Rare Mog – 1961 Morris Oxford Series V

Sometimes, cars that are mundane in their home country (or in a country where many were sold) are interesting in another, just for their ubiquity. Take the obvious – Corolla and Camry, boring. Toyota Carina or Crown? Mildly interesting, at least from a North American perspective. So for today we have a car that, while dead common in the United Kingdom (and probably many of its colonies), should at least be mildly interesting for anyone outside of its primary domain. You can find this 1961 Morris Oxford Series V for sale for C$3900 in Tsawwassen, BC.

1961 Morris Oxford Series V interior

Perhaps part of the appeal is the charming light blue color, which is much livelier than the usual dark greens, blues, and greys. Interestingly enough, while this design has a level of restrained elegance, the contemporary Vauxhall Victor featured here a while back looks like a pastiche of fifties American design cliches. This particular car is said to run well, and has been with the same family for quite some time. While there are some rust issues with the body, some of which can be seen on the rear wheel well in the picture below, it is hopefully not terminal.

1961 Morris Oxford Series V right front

Oxford has to be one of the longest running automotive brands in history, surviving from 1913-1971. For 1959, the Oxford succumbed to a serious case of badge engineering, its styling consolidated with that of Austin, Wolseley, MG, and Riley. With bumper overriders, a clock, and leather seats visible, this appears to be a deluxe model. The car is said to be an absolute joy to drive, so hopefully that means it goes, turns, and stops properly. Of course, that means a top speed of 78mph and 0-60mph in over 25 seconds, so you might think about dropping in a 1.8-liter B-series from an MGB to give a little boost over the stock 1.5.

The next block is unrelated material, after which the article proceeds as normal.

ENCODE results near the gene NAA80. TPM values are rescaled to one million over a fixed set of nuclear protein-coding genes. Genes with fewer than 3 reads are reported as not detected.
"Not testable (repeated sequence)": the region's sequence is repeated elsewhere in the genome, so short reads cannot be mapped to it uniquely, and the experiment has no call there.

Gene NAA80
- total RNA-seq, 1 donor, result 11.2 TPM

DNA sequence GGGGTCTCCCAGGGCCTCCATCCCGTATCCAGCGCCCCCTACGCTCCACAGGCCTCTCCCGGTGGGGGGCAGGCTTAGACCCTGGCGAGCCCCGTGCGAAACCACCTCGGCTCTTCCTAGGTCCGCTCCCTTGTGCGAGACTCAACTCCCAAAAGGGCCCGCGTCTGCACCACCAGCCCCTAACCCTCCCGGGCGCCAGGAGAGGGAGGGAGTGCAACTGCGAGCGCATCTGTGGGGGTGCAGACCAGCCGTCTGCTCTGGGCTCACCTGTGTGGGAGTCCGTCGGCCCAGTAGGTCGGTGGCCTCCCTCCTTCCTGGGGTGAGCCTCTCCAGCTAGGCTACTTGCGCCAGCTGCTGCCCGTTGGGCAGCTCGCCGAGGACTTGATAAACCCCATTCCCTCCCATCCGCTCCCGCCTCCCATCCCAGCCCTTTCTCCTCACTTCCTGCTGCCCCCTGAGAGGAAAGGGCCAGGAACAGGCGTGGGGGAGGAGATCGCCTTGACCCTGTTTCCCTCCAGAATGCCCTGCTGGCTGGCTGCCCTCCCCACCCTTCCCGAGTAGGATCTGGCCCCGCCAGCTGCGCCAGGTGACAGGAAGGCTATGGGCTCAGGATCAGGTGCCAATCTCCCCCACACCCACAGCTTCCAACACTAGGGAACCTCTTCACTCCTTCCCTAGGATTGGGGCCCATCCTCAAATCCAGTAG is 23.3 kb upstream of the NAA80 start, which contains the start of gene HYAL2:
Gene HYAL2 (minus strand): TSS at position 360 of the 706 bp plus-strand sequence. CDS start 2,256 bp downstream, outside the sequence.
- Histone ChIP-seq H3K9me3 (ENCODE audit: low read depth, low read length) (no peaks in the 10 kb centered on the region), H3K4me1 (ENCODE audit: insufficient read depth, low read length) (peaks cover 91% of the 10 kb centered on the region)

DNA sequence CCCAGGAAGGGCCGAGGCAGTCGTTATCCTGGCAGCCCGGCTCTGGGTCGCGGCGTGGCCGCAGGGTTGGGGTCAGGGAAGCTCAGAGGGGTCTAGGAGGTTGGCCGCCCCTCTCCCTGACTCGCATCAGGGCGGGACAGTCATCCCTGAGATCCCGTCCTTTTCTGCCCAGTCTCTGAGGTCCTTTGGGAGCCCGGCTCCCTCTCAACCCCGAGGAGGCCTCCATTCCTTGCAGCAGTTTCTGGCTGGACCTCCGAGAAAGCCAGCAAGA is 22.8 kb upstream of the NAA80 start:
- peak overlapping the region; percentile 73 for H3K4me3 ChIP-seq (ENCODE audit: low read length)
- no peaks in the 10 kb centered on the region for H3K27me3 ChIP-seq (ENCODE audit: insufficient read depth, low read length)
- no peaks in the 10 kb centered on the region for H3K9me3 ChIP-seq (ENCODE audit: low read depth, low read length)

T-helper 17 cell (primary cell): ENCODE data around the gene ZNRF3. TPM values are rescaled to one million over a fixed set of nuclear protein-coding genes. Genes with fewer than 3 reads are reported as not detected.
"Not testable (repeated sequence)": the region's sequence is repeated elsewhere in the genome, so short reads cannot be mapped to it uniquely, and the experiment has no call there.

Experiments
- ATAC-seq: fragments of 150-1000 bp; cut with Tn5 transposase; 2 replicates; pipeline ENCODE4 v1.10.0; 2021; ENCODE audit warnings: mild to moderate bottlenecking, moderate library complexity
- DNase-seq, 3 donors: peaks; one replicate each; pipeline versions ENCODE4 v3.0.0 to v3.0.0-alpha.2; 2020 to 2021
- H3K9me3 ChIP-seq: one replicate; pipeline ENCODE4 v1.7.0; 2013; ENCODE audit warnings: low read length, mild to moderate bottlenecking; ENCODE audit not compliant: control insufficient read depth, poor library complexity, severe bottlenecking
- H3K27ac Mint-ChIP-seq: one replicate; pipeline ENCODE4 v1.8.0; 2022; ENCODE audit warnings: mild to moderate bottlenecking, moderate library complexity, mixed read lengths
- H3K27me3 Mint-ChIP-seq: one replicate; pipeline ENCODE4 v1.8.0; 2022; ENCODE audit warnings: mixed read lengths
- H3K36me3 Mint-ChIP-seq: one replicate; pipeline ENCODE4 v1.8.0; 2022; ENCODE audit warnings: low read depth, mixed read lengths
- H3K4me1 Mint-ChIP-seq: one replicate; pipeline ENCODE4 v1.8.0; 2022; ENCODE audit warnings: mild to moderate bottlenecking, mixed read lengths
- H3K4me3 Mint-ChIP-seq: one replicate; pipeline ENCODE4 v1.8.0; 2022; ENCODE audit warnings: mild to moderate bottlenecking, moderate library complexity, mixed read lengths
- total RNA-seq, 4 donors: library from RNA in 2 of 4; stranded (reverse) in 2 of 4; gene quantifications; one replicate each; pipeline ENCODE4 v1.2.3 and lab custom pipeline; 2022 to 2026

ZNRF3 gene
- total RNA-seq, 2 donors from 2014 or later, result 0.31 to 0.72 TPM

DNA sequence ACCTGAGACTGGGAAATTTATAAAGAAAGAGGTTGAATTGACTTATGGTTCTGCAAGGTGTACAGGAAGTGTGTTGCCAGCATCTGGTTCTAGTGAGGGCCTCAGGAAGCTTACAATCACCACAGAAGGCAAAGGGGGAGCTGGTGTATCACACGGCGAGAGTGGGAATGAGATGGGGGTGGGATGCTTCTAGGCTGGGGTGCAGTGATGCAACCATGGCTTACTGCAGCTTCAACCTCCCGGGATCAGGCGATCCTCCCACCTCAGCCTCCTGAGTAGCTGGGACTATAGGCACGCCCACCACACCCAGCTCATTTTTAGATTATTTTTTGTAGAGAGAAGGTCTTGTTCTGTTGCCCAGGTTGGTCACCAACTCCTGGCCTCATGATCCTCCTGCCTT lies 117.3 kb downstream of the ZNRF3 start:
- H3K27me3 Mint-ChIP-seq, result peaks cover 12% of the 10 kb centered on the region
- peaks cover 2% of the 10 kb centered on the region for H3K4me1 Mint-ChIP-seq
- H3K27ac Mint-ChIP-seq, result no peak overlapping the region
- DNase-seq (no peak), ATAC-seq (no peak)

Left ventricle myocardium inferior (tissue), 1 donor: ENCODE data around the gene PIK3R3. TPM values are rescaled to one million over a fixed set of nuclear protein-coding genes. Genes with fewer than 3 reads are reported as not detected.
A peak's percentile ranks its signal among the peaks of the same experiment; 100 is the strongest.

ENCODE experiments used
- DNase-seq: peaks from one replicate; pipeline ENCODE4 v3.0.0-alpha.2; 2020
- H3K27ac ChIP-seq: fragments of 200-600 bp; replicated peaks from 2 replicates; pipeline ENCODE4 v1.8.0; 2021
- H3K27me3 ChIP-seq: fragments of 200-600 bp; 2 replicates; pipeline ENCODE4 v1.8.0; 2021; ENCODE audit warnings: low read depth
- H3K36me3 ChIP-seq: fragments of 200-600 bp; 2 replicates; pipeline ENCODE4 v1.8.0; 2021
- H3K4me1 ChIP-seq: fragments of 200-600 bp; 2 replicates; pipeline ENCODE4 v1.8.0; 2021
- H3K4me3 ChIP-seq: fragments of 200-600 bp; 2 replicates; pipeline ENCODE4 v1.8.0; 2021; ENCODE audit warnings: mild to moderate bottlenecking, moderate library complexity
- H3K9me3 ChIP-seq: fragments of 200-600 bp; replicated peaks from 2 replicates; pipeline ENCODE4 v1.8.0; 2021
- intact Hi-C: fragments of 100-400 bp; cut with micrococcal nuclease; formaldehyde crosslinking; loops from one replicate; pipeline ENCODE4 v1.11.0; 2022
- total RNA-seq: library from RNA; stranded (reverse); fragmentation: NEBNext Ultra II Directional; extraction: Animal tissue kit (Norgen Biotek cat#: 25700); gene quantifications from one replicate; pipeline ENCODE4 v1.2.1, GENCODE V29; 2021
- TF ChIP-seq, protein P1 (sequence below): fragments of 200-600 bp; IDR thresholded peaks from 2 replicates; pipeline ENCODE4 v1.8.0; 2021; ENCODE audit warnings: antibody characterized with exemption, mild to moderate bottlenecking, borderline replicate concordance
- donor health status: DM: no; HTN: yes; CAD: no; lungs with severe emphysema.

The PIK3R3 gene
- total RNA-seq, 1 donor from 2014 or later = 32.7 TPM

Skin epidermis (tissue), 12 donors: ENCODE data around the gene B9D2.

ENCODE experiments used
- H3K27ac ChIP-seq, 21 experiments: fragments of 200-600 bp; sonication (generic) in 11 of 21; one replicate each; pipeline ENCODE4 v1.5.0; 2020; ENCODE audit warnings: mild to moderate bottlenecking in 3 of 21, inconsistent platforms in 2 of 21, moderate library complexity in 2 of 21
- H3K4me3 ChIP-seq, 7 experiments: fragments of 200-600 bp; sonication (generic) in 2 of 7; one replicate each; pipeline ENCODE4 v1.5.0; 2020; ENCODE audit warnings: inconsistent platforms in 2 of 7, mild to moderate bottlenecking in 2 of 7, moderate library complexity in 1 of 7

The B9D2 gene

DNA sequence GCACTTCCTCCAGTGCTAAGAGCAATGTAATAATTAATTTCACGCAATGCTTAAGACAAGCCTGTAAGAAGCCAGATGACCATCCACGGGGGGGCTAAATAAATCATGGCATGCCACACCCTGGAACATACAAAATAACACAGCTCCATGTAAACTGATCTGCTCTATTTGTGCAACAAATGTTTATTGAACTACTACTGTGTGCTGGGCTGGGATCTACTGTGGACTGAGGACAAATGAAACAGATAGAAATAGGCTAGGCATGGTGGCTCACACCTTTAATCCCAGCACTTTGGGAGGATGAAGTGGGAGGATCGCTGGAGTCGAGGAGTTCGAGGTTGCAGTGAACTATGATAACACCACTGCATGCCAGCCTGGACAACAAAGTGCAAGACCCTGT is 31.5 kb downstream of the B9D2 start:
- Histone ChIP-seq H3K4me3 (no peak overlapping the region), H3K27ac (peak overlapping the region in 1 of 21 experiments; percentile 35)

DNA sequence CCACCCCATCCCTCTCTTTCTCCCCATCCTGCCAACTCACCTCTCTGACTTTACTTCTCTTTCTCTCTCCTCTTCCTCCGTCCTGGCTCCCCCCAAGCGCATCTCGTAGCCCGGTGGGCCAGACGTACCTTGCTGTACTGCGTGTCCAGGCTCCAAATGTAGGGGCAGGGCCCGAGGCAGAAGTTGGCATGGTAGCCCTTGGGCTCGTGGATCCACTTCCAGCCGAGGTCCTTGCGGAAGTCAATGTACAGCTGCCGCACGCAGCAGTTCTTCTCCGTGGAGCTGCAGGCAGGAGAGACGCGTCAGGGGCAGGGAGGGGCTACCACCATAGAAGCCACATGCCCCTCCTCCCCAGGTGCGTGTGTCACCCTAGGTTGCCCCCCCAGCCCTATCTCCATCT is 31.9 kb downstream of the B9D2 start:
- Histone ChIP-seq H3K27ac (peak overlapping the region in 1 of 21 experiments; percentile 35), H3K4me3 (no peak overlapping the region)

1961 Morris Oxford Series V right rear

The interior looks presentable, though the leather will need some kind of attention. The design is nice and simple, though, and appealing, again in a more contemporary 1960s way – you might even say it looks rather Italian, which wouldn’t be far from the truth, since the bodies were styled by Pininfarina. Does a little slow with a lot of style work for a weekend touring car for you?


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